Having recently introduced some random logs to the garden, in order to both provide a low feeding perch for the birds and to encourage more bugs, they have already started to pay dividends...






This rather large ground beetle was scurrying around one morning and with patience, I managed a few shots. As usual with these Carabid beetles, I can't be certain of an ID...



An Orange Ladybird (Halyzia 16-guttata)
Also known as Halyzia sedecimguttata. This ladybird was tucked away on one of the evergreen shrubs in the garden. The species usually sports 16 white spots, although it can be as few as 12 and is one of the ladybirds that gets attracted to the light of my moth trap in summer.





We've had some hard frosts and even a little snow of late and so the bug finds have been few, but I did get out one morning to take some pictures of the ice etc..


    


It seems that I really need to add a small tree of some description to the back garden, if I want to get as many species of wild birds visiting as possible. Most aren't keen on feeding in the open. Until that happens, I've placed a couple of feeders in the tree beside our front drive and in no time at all, have had good numbers of visitors that include these amazing Goldfinches...

 The usual reminder here that these videos won't appear in the e-mail version of this update-you will need to view online.




Amongst the ground feeding birds was this lovely Dunnock...









They are quite well camouflaged once they get into the leaf litter...



The Blue tits and Great tits have also been enjoying the sunflower hearts...






You are supposed to be able to tell in the summer months, how many yellowy-green caterpillars a tit has eaten by the yellowness of the male blue tit's breast.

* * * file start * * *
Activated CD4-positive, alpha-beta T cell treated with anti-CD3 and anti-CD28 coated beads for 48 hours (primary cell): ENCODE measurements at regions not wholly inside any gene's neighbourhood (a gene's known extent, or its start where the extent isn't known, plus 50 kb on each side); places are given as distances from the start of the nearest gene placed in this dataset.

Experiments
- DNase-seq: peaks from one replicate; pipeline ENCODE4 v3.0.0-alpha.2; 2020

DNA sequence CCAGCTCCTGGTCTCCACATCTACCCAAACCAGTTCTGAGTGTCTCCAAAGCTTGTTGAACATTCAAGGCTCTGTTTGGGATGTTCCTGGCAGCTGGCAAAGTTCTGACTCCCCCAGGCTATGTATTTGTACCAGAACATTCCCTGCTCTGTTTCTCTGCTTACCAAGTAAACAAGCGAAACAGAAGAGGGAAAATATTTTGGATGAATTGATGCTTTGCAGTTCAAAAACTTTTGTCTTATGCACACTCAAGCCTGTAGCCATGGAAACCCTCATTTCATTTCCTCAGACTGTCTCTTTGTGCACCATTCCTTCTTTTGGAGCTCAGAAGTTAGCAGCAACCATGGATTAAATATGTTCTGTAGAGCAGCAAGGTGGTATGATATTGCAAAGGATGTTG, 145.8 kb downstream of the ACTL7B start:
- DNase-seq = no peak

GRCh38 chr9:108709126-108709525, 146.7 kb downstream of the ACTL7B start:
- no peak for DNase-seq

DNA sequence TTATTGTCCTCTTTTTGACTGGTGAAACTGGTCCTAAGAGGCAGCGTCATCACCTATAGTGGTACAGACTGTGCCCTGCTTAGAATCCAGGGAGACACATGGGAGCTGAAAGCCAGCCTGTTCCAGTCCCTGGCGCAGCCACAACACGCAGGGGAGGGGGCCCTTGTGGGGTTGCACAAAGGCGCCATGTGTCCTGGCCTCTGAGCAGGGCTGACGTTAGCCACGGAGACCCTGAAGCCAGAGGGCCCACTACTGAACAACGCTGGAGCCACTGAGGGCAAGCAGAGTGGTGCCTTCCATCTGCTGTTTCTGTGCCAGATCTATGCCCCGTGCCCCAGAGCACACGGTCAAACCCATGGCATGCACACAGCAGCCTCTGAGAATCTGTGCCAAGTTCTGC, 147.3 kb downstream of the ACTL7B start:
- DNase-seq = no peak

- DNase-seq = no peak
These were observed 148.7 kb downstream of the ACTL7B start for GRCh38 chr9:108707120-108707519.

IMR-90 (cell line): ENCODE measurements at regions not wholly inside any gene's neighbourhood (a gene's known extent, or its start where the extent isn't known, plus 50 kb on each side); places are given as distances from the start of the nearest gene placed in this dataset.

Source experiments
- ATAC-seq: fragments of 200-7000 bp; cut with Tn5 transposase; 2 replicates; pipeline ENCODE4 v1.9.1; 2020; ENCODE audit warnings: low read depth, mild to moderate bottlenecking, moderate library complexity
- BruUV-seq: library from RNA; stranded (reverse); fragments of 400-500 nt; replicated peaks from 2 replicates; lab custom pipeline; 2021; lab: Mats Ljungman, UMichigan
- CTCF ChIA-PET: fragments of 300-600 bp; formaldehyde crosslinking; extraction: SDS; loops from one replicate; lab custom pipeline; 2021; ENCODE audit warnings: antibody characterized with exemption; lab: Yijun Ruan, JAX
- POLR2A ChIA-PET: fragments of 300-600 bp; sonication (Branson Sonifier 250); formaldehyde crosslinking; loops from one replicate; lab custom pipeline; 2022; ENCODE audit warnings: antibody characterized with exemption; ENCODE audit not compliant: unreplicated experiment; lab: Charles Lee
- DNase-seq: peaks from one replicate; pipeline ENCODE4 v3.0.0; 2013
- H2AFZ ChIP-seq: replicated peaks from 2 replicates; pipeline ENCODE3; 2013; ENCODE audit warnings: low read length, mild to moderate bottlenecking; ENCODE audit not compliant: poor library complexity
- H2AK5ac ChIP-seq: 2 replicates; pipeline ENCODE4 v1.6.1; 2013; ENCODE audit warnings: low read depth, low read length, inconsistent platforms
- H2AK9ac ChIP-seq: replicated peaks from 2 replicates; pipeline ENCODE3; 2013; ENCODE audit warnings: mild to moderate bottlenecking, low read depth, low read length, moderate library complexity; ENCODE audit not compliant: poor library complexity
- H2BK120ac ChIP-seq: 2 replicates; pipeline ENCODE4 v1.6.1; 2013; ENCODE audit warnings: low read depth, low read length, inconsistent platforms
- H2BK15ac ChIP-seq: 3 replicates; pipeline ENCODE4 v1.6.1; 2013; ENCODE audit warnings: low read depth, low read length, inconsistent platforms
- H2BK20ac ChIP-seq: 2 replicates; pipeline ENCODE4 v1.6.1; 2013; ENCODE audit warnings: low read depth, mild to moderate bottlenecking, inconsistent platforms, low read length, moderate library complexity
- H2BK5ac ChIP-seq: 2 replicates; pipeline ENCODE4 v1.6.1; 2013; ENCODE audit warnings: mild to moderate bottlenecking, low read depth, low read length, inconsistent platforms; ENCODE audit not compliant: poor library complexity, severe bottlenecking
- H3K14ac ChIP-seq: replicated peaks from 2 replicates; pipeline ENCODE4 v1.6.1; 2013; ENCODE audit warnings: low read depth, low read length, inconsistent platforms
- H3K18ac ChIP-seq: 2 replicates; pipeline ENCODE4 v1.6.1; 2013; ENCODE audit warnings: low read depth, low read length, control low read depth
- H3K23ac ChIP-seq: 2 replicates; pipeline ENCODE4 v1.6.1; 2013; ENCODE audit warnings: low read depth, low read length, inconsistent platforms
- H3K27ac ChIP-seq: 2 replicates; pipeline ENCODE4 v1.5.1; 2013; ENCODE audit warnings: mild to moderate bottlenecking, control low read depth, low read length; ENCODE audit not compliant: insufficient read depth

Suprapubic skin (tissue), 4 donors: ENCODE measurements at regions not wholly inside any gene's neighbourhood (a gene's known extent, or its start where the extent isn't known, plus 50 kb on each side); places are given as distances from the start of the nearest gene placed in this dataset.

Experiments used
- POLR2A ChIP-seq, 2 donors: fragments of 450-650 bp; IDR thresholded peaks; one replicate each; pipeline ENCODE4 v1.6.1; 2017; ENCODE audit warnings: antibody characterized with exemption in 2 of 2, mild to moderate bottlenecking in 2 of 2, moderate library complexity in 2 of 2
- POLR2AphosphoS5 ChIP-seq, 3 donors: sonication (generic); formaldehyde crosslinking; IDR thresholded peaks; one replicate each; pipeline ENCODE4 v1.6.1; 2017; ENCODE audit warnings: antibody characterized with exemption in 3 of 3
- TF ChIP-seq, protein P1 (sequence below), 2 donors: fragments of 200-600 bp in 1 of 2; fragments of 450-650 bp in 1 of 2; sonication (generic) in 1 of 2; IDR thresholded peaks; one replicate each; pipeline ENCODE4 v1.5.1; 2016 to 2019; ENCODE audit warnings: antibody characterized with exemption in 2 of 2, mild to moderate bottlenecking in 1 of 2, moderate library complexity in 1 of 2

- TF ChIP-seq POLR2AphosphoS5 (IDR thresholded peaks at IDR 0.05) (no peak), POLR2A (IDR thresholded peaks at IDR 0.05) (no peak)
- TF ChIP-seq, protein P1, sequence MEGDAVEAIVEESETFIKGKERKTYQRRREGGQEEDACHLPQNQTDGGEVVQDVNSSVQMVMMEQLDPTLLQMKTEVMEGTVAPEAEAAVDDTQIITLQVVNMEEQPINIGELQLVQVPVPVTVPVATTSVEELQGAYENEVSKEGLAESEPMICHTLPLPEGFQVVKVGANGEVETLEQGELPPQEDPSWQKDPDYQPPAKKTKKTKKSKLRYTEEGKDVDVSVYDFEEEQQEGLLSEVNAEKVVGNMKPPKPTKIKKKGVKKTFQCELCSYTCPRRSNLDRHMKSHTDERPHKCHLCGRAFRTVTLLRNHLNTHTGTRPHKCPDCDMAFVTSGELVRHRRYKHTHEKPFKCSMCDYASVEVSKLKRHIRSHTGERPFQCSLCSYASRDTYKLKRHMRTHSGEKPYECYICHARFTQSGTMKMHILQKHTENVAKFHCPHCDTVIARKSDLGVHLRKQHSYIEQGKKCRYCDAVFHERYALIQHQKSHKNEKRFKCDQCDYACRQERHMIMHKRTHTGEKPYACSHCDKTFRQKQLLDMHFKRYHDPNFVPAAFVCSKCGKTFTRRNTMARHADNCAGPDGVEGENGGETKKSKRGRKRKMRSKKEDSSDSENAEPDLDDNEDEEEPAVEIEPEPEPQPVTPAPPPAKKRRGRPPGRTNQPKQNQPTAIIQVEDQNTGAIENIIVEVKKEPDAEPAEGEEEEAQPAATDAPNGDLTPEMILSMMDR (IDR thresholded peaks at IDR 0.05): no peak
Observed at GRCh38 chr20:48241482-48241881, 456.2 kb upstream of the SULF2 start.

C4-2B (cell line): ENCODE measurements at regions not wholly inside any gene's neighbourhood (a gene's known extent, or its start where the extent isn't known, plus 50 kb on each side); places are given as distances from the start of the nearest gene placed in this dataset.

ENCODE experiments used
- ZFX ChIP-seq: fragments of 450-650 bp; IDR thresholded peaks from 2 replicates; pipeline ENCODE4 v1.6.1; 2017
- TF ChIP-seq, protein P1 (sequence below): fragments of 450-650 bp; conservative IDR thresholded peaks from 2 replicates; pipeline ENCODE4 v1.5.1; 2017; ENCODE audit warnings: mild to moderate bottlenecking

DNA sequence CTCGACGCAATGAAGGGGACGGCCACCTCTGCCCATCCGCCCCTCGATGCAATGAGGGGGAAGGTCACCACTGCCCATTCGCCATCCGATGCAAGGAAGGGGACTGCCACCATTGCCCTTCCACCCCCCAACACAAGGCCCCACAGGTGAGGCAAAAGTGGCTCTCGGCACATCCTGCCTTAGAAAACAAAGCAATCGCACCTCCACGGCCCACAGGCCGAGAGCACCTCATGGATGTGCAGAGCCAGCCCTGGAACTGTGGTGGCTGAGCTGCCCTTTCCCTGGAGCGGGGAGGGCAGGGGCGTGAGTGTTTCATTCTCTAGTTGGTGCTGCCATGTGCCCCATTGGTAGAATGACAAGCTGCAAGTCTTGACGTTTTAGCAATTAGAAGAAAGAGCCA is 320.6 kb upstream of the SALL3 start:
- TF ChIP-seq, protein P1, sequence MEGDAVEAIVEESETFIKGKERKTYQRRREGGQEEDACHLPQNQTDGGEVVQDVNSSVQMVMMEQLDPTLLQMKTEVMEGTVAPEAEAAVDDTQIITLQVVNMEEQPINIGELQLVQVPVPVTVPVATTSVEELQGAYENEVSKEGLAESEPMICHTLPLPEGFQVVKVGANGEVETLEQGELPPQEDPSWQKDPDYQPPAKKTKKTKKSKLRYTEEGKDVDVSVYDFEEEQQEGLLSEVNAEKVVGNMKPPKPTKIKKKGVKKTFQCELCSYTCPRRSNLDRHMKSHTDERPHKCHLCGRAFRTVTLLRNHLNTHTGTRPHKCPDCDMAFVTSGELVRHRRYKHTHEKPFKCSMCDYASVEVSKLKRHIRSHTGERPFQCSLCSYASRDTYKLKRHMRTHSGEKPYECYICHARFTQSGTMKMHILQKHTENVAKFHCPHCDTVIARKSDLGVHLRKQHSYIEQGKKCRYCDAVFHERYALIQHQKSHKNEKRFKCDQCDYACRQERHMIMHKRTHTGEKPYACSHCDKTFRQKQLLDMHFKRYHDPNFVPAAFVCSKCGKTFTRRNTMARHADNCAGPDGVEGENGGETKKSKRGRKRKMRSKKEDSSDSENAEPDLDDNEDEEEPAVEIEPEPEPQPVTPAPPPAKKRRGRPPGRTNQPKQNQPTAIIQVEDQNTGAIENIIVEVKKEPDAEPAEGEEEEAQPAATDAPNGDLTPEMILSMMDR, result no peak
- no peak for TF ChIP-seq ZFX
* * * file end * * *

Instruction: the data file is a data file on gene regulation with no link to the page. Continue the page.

They were certainly having a good feed of seeds and have been regularly emptying the feeder in less than a day; I even spotted one checking out one of the nest boxes...




Amazingly, there are still aphids in the garden too...


video



I suppose it is conceivable that this is the very same snail-eating beetle I found in the garden a while back? 


Silpha atrata



Silpha atrata 

Erm...what else have I come across in the garden since my last update? Well there was this rather beautiful moth cocoon...



Again I couldn't say with any certainty which moth this might be but I aim to find out. I have placed it in a small open-top container in a quiet corner, so that I can keep tabs on how it is doing come springtime.






I do know what this one is though; a butterfly pupa this time-the pupa or chrysalis of an Orange-tip butterfly in fact...




You can see in this photograph that the silk girdle has been broken; probably by the strong winds and rough weather we have had. However, the cremaster (that little dome between the stem and the pupa) is still holding the pupa fast against the twig and so I think all is well.






Macro photography offers huge rewards and satisfaction and a real sense of achievement when things are going well, but one of the curses of macro-photography is undoubtedly sensor dust. It is almost an occupational hazard that we all have to confront at some time and that time is now for me...

  
Cleaning your camera's sensor can be an expensive business with most stores charging an average of £50 per clean. For most jobs, these quality swabs are the alternative I choose to use: Costing me around £23 including delivery, they should be enough for 4 sensor cleans. That's my job sorted for this afternoon then...

Until the next time...